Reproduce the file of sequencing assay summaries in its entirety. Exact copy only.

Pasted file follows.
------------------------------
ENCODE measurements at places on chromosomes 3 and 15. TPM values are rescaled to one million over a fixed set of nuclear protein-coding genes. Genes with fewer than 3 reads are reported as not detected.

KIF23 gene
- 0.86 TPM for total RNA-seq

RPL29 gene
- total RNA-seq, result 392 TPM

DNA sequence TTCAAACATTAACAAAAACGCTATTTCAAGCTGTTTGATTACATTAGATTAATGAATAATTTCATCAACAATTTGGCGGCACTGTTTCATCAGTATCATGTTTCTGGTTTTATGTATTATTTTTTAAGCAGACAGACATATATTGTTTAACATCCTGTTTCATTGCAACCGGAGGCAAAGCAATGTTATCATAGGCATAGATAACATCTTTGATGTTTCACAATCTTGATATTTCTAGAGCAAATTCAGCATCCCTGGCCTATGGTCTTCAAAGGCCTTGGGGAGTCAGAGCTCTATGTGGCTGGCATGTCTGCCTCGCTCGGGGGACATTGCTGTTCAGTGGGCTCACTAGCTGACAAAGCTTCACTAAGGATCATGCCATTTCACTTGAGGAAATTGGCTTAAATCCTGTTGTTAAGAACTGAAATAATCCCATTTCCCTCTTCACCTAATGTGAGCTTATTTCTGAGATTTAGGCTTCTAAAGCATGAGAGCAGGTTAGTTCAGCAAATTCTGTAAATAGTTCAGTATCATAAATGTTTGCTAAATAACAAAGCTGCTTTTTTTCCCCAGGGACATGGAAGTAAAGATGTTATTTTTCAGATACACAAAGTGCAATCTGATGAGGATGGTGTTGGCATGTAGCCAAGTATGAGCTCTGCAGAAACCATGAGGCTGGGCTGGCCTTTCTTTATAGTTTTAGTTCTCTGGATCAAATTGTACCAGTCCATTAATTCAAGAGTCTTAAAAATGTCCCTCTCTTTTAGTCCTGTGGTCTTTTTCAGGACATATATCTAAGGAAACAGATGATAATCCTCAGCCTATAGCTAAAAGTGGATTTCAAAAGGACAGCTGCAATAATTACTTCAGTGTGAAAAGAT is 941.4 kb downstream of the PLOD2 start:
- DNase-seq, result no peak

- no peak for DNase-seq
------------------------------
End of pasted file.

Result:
ENCODE measurements at places on chromosomes 3 and 15. TPM values are rescaled to one million over a fixed set of nuclear protein-coding genes. Genes with fewer than 3 reads are reported as not detected.

KIF23 gene
- 0.86 TPM for total RNA-seq

RPL29 gene
- total RNA-seq, result 392 TPM

DNA sequence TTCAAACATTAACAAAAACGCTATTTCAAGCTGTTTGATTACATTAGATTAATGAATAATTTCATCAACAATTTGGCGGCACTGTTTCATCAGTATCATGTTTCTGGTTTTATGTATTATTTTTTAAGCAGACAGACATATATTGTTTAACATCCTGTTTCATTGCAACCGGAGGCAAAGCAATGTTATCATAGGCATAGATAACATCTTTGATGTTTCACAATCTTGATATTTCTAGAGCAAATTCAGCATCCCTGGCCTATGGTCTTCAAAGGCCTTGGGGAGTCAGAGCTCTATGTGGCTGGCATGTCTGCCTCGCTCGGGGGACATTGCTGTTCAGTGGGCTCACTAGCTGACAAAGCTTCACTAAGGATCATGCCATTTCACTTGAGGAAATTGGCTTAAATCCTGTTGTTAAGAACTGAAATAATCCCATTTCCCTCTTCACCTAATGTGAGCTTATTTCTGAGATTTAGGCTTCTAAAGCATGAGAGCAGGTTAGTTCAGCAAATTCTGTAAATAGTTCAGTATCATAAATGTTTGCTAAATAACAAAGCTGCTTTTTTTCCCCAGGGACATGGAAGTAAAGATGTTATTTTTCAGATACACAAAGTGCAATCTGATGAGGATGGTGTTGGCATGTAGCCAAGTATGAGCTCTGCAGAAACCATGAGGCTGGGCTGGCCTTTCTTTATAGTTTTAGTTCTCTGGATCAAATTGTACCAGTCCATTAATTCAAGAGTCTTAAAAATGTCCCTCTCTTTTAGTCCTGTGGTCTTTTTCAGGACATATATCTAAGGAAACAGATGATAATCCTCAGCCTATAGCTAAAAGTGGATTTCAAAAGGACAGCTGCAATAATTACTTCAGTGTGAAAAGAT is 941.4 kb downstream of the PLOD2 start:
- DNase-seq, result no peak

- no peak for DNase-seq